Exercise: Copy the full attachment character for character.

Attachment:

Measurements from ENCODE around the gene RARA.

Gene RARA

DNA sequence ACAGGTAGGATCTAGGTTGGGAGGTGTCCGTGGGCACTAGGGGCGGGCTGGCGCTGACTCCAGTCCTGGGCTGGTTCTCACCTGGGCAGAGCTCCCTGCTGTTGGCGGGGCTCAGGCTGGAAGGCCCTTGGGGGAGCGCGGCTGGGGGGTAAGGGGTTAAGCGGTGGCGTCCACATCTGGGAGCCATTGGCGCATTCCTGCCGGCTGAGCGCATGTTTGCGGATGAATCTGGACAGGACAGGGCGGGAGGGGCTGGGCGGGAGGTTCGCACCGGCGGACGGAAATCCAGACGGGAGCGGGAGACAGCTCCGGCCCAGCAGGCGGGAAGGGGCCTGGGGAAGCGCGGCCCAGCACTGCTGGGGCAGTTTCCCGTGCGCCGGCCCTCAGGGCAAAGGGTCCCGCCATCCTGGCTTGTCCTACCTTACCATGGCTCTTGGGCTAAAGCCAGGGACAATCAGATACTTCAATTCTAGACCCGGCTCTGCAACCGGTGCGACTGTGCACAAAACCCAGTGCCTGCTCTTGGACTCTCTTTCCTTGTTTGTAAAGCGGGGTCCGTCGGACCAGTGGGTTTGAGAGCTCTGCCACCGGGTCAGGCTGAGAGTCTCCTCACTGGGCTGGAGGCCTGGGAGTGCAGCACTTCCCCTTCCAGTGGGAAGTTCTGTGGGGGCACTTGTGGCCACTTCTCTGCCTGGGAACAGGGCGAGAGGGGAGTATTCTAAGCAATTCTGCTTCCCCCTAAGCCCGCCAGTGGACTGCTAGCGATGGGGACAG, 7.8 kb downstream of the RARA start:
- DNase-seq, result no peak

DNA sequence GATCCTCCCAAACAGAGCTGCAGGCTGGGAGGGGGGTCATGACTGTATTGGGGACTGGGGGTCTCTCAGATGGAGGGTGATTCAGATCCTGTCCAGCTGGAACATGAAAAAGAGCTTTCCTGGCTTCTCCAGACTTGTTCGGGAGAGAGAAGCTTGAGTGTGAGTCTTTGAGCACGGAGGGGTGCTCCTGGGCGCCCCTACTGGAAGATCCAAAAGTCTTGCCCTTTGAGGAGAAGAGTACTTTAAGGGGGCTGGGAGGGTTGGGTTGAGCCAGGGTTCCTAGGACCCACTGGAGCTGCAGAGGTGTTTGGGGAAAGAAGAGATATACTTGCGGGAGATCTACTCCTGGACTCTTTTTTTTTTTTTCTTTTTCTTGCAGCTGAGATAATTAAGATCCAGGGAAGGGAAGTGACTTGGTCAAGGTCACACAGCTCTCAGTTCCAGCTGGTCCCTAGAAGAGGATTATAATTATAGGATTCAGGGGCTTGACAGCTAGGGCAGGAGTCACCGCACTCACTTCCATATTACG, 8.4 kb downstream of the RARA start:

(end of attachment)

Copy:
Measurements from ENCODE around the gene RARA.

Gene RARA

DNA sequence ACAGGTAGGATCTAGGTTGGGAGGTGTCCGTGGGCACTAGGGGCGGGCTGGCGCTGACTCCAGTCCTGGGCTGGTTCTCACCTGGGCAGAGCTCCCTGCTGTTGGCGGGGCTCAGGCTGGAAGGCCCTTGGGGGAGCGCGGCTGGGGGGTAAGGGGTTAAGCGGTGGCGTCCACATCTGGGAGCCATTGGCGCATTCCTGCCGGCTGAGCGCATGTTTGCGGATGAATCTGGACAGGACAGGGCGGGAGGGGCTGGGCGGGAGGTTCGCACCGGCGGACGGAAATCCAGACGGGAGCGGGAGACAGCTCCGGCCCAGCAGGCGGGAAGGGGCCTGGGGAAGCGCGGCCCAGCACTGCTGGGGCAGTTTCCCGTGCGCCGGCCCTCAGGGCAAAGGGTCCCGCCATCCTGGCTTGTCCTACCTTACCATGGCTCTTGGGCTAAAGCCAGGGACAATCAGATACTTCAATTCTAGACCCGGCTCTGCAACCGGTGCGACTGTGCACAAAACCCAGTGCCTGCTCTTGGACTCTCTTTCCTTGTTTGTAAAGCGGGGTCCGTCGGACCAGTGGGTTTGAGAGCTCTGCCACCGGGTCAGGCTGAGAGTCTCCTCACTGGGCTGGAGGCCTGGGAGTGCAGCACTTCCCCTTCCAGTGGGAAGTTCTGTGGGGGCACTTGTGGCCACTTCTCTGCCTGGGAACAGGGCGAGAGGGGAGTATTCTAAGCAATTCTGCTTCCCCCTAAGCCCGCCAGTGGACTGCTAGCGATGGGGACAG, 7.8 kb downstream of the RARA start:
- DNase-seq, result no peak

DNA sequence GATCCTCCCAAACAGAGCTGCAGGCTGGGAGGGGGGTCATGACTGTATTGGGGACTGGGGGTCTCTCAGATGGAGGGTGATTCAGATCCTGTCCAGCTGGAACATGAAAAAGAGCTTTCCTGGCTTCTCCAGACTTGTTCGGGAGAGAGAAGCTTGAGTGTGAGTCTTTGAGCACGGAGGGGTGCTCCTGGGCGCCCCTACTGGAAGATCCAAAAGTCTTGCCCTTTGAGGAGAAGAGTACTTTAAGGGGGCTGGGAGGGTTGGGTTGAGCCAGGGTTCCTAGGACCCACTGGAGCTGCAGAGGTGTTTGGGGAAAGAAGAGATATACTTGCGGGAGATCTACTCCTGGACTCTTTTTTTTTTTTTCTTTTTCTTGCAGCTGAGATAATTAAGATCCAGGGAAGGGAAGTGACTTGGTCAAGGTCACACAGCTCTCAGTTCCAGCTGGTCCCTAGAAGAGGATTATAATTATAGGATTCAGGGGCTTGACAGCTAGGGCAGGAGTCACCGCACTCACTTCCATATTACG, 8.4 kb downstream of the RARA start: